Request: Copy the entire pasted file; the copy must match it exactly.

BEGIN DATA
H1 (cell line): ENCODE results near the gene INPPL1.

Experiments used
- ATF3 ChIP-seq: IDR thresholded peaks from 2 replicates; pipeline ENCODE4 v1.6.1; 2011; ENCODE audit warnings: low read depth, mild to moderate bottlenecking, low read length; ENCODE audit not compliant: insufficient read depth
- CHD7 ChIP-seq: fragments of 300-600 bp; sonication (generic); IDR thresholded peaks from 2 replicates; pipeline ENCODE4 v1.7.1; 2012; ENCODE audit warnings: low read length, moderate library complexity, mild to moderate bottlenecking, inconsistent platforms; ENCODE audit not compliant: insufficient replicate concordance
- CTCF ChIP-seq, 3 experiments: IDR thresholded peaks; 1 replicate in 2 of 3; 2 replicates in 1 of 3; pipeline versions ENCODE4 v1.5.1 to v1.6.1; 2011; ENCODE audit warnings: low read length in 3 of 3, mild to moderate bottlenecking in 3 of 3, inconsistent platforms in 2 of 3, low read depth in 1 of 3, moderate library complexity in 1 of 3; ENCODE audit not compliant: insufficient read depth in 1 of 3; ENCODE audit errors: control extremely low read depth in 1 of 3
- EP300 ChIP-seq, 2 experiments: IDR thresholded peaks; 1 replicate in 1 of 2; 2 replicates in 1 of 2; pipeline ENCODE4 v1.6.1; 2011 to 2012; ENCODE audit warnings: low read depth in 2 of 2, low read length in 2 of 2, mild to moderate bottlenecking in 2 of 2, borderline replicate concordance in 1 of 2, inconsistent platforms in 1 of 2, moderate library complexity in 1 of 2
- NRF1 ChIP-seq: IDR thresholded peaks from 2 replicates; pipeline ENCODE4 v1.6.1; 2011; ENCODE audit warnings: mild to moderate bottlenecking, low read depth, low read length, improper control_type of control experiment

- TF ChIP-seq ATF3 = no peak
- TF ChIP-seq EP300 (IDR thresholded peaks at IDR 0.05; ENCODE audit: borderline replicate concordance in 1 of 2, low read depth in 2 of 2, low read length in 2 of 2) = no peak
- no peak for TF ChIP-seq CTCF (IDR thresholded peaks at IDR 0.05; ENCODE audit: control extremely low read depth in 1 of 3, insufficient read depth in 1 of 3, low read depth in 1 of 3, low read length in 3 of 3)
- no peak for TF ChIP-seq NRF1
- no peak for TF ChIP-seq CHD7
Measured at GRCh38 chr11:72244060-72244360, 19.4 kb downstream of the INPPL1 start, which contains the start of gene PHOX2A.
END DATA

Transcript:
H1 (cell line): ENCODE results near the gene INPPL1.

Experiments used
- ATF3 ChIP-seq: IDR thresholded peaks from 2 replicates; pipeline ENCODE4 v1.6.1; 2011; ENCODE audit warnings: low read depth, mild to moderate bottlenecking, low read length; ENCODE audit not compliant: insufficient read depth
- CHD7 ChIP-seq: fragments of 300-600 bp; sonication (generic); IDR thresholded peaks from 2 replicates; pipeline ENCODE4 v1.7.1; 2012; ENCODE audit warnings: low read length, moderate library complexity, mild to moderate bottlenecking, inconsistent platforms; ENCODE audit not compliant: insufficient replicate concordance
- CTCF ChIP-seq, 3 experiments: IDR thresholded peaks; 1 replicate in 2 of 3; 2 replicates in 1 of 3; pipeline versions ENCODE4 v1.5.1 to v1.6.1; 2011; ENCODE audit warnings: low read length in 3 of 3, mild to moderate bottlenecking in 3 of 3, inconsistent platforms in 2 of 3, low read depth in 1 of 3, moderate library complexity in 1 of 3; ENCODE audit not compliant: insufficient read depth in 1 of 3; ENCODE audit errors: control extremely low read depth in 1 of 3
- EP300 ChIP-seq, 2 experiments: IDR thresholded peaks; 1 replicate in 1 of 2; 2 replicates in 1 of 2; pipeline ENCODE4 v1.6.1; 2011 to 2012; ENCODE audit warnings: low read depth in 2 of 2, low read length in 2 of 2, mild to moderate bottlenecking in 2 of 2, borderline replicate concordance in 1 of 2, inconsistent platforms in 1 of 2, moderate library complexity in 1 of 2
- NRF1 ChIP-seq: IDR thresholded peaks from 2 replicates; pipeline ENCODE4 v1.6.1; 2011; ENCODE audit warnings: mild to moderate bottlenecking, low read depth, low read length, improper control_type of control experiment

- TF ChIP-seq ATF3 = no peak
- TF ChIP-seq EP300 (IDR thresholded peaks at IDR 0.05; ENCODE audit: borderline replicate concordance in 1 of 2, low read depth in 2 of 2, low read length in 2 of 2) = no peak
- no peak for TF ChIP-seq CTCF (IDR thresholded peaks at IDR 0.05; ENCODE audit: control extremely low read depth in 1 of 3, insufficient read depth in 1 of 3, low read depth in 1 of 3, low read length in 3 of 3)
- no peak for TF ChIP-seq NRF1
- no peak for TF ChIP-seq CHD7
Measured at GRCh38 chr11:72244060-72244360, 19.4 kb downstream of the INPPL1 start, which contains the start of gene PHOX2A.